#2 Outdated Software
As in the example of the WannaCry ransomware attack, outdated software can leave backdoors open for hackers and cyber criminals, allowing easy entry into your systems with often costly outcomes.
#3 Lack of Endpoint Protection, Anti-Virus Software and Firewalls
Effective endpoint security protection and anti-virus software for commercial businesses is built to protect companies systems and data by detecting and preventing any attacks in progress, thus without such protection it is often too late to prevent a ransomware attack if a backdoor has been found!
How The Manufacturing Industry Can Minimise Risk
There are many ways to minimise the risk of and in most cases, prevent a ransomware attack. One of the most obvious and highly recommended solutions for manufacturing companies is to employ a reputable and knowledgable cyber security company, who ideally has experience in the manufacturing industry (like Goodchoice IT!), to carry out a full cyber security risk assessment. They will be able to expose vulnerabilities in your system and put the necessary security systems and protection in place to prevent such attacks.
Some of the steps manufacturing businesses can take to minimise the risk and consequences of a ransomware attack include:
#1 Regular Updates: Ensure all IT systems are running supported versions and latest security updates have been installed
#2 Staff Training: Ensure staff have received appropriate training to be able to spot phishing scams
#3 Anti-Virus Protection: Ensure your IT systems are protected by anti-virus software and firewalls
#4 Backup Data: Ensure regular data backups are taken to minimise data loss if the worst were to happen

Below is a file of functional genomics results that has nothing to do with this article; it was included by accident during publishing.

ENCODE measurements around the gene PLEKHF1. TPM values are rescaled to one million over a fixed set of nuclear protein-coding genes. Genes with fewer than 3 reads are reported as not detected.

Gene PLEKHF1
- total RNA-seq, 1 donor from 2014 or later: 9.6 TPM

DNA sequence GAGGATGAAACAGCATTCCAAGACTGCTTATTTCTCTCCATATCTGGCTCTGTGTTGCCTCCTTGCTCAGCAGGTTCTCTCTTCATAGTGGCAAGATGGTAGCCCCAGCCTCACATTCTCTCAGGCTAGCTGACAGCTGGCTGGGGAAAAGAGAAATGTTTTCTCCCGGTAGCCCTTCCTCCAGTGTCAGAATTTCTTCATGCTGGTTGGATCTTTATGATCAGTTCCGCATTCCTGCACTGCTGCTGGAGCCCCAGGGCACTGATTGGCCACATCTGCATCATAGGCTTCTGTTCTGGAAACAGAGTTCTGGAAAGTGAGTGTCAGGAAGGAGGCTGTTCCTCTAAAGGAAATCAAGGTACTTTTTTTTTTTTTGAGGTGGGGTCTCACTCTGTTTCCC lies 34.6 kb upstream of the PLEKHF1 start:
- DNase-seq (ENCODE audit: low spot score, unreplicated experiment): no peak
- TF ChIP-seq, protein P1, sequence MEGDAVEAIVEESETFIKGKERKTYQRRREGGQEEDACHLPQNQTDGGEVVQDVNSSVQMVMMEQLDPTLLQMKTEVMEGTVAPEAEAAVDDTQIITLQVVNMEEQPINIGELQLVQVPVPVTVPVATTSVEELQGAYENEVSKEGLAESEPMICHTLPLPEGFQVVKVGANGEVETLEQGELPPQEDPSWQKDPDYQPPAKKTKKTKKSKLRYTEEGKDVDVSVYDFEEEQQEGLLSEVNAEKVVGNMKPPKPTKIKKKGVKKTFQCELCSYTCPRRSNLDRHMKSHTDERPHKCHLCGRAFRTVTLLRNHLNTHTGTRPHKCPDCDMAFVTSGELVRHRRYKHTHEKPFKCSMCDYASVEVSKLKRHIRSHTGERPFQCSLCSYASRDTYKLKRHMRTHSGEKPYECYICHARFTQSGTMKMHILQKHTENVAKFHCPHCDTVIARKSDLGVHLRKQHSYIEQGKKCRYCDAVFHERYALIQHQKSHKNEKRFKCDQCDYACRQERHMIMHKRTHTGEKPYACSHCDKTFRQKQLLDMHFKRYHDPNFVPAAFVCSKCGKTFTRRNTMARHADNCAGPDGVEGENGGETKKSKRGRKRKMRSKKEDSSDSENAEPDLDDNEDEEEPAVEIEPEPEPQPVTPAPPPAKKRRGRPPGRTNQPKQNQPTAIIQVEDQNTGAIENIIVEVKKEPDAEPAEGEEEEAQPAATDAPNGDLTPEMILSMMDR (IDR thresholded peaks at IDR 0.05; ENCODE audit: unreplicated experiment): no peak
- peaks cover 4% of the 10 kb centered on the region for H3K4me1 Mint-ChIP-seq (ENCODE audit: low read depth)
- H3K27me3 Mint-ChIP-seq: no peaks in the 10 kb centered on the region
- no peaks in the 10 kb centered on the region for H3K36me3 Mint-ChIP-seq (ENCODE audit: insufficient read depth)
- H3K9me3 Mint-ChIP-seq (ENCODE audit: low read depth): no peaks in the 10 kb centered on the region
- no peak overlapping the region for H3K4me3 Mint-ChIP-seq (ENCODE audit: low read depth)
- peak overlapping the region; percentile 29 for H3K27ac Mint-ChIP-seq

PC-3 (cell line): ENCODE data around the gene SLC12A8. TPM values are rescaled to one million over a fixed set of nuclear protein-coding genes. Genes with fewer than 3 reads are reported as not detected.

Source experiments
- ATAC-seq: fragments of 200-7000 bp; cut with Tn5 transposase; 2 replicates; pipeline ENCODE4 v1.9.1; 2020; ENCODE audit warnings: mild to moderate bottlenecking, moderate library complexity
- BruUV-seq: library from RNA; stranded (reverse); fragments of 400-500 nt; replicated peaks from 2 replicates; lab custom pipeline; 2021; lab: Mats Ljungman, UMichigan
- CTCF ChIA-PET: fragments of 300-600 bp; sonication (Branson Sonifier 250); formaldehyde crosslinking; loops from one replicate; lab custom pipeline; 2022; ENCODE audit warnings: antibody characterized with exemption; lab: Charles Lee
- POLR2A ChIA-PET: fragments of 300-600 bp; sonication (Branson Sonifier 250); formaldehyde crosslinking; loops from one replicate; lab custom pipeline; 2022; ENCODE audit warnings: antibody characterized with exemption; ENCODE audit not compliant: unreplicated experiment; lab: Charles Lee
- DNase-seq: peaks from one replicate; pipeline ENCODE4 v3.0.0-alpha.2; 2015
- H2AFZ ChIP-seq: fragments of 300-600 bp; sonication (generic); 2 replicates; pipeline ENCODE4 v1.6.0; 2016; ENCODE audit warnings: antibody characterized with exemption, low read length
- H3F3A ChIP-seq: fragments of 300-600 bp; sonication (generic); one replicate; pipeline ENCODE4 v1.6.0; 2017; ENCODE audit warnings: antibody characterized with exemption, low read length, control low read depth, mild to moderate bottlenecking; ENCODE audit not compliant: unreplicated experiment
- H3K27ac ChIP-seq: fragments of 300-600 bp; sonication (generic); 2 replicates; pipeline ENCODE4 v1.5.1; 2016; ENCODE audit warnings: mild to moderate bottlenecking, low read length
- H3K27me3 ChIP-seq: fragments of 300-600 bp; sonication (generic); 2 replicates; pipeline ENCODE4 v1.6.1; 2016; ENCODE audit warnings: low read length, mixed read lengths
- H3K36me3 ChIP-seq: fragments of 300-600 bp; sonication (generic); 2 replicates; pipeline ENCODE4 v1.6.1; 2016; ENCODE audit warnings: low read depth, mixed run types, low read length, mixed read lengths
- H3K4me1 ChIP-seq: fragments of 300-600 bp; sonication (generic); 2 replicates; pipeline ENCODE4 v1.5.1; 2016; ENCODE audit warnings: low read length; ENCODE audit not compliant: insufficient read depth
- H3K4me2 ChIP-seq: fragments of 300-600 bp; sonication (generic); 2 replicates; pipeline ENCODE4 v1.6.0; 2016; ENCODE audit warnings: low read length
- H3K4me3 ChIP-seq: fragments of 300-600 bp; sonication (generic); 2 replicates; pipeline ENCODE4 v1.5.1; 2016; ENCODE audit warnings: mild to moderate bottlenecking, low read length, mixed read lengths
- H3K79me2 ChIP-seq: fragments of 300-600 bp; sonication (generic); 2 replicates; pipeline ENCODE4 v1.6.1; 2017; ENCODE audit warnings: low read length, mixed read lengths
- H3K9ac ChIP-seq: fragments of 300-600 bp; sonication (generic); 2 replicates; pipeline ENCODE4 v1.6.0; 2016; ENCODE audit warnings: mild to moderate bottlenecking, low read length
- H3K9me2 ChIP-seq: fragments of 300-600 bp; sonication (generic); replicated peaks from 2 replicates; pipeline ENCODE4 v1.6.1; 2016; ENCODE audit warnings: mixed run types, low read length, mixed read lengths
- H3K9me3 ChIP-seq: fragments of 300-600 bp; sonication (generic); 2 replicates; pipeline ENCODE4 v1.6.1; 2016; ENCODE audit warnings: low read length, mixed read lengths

#5 Two-Factor Authentication: Ensure two-factor authentication is used to prevent hackers gaining access
How Ransomware Attacks Are Becoming More Common
Not only are phishing scams becoming more and more prevalent, but server search engines such as Shodan allow users to search for various different servers and devices, from baby monitors to security systems, allowing cyber criminals to exploit their use and connect to thousands of insecure Industrial control systems (ICS) around the world! Many of these require no passwords or authentication (obviously, you legally must not connect to others’ devices!). With such easy access to systems and devices around the world, it’s unsurprising that ransomware attacks are becoming more and more common.
SCADA systems and devices, which are typically used to control physical processes such as the transportation and transmission of oil and electricity, as well as PCL devices, should obviously not be accessible on the internet as the consequences of any kind of cyber attack or ransomware attack could be catastrophic.
Looking to Upgrade Your Cyber Security Systems?
If you would like a mini or full security audit of your IT risks, then do get in touch with us. Our plain-English IT security summaries can easily be understood and will allow you to manage the rapidly evolving ransomware attack risks into 2022.
We’ve been working in the cyber security and IT security industry for over 20 years, so we’ve seen how ransomware and cyber security attacks have evolved over the past few decades and have prevented thousands of security breaches and cyber attacks for our clients over the years. We hope this guide was helpful and if your business, whether in the manufacturing industry or a different sector, is currently suffering from a ransomware attack, speak to us today and we’ll be able to assist.